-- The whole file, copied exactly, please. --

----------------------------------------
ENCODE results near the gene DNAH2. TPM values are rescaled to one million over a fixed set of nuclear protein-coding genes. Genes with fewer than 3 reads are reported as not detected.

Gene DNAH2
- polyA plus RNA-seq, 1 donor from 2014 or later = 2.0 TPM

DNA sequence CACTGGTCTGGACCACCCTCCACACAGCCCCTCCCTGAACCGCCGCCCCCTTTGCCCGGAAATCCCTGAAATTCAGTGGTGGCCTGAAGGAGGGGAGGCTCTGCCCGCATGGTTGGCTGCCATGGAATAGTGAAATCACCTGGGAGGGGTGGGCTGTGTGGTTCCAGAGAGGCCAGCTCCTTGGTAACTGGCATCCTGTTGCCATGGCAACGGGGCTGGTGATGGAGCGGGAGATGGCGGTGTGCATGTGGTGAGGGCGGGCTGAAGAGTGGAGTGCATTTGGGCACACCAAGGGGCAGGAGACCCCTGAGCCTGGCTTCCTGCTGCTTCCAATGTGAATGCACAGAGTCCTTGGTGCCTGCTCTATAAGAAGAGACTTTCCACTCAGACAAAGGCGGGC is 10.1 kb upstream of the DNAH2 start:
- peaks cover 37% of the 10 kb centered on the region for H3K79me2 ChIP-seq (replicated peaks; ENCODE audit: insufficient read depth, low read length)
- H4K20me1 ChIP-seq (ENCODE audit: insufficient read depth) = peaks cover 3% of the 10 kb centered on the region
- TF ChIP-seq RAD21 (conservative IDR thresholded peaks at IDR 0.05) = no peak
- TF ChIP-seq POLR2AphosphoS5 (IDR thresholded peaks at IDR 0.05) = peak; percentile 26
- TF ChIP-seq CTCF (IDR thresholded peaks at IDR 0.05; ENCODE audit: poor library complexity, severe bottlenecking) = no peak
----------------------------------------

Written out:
ENCODE results near the gene DNAH2. TPM values are rescaled to one million over a fixed set of nuclear protein-coding genes. Genes with fewer than 3 reads are reported as not detected.

Gene DNAH2
- polyA plus RNA-seq, 1 donor from 2014 or later = 2.0 TPM

DNA sequence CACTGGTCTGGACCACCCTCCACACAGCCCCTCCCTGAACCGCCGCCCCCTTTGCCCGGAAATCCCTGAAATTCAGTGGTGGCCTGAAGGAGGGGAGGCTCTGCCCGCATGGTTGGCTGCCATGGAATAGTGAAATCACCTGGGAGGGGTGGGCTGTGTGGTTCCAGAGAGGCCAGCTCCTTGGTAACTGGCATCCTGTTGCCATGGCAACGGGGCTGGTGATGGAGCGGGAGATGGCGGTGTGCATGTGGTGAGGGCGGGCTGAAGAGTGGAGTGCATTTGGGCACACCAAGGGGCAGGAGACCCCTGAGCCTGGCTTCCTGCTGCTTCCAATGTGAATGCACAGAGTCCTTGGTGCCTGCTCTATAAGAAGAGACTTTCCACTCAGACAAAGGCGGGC is 10.1 kb upstream of the DNAH2 start:
- peaks cover 37% of the 10 kb centered on the region for H3K79me2 ChIP-seq (replicated peaks; ENCODE audit: insufficient read depth, low read length)
- H4K20me1 ChIP-seq (ENCODE audit: insufficient read depth) = peaks cover 3% of the 10 kb centered on the region
- TF ChIP-seq RAD21 (conservative IDR thresholded peaks at IDR 0.05) = no peak
- TF ChIP-seq POLR2AphosphoS5 (IDR thresholded peaks at IDR 0.05) = peak; percentile 26
- TF ChIP-seq CTCF (IDR thresholded peaks at IDR 0.05; ENCODE audit: poor library complexity, severe bottlenecking) = no peak